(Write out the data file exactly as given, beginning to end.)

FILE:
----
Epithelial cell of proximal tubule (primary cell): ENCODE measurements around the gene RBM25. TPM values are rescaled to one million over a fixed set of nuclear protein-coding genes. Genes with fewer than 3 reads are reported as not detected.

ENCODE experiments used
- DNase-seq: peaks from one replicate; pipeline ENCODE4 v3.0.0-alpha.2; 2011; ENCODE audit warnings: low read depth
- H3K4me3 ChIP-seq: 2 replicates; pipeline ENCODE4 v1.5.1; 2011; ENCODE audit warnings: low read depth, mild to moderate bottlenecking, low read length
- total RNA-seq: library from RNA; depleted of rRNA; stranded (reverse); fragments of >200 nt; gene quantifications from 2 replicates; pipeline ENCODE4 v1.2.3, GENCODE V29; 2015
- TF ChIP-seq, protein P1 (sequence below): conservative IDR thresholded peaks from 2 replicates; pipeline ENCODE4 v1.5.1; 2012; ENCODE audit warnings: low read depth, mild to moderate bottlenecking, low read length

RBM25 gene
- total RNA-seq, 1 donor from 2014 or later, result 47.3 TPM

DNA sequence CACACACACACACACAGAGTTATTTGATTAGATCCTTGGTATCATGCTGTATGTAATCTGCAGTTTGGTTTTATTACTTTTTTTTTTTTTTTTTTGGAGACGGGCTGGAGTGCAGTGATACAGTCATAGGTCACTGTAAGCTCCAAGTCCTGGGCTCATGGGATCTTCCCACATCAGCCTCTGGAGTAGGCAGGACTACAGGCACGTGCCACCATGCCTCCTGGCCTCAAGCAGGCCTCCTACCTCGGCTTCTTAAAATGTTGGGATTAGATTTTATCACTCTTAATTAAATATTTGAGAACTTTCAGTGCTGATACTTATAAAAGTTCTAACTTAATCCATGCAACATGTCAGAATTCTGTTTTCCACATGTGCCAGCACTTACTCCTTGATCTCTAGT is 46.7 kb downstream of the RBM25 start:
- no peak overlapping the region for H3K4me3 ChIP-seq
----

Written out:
Epithelial cell of proximal tubule (primary cell): ENCODE measurements around the gene RBM25. TPM values are rescaled to one million over a fixed set of nuclear protein-coding genes. Genes with fewer than 3 reads are reported as not detected.

ENCODE experiments used
- DNase-seq: peaks from one replicate; pipeline ENCODE4 v3.0.0-alpha.2; 2011; ENCODE audit warnings: low read depth
- H3K4me3 ChIP-seq: 2 replicates; pipeline ENCODE4 v1.5.1; 2011; ENCODE audit warnings: low read depth, mild to moderate bottlenecking, low read length
- total RNA-seq: library from RNA; depleted of rRNA; stranded (reverse); fragments of >200 nt; gene quantifications from 2 replicates; pipeline ENCODE4 v1.2.3, GENCODE V29; 2015
- TF ChIP-seq, protein P1 (sequence below): conservative IDR thresholded peaks from 2 replicates; pipeline ENCODE4 v1.5.1; 2012; ENCODE audit warnings: low read depth, mild to moderate bottlenecking, low read length

RBM25 gene
- total RNA-seq, 1 donor from 2014 or later, result 47.3 TPM

DNA sequence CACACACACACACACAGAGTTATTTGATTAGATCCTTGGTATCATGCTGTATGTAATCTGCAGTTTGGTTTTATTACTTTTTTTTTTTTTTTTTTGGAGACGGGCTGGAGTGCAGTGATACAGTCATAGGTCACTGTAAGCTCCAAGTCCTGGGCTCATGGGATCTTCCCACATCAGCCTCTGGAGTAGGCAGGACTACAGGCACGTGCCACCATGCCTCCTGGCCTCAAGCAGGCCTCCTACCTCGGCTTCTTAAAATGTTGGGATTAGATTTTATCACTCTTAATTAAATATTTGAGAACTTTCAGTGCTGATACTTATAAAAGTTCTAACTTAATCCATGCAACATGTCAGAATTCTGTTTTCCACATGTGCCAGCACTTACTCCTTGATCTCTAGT is 46.7 kb downstream of the RBM25 start:
- no peak overlapping the region for H3K4me3 ChIP-seq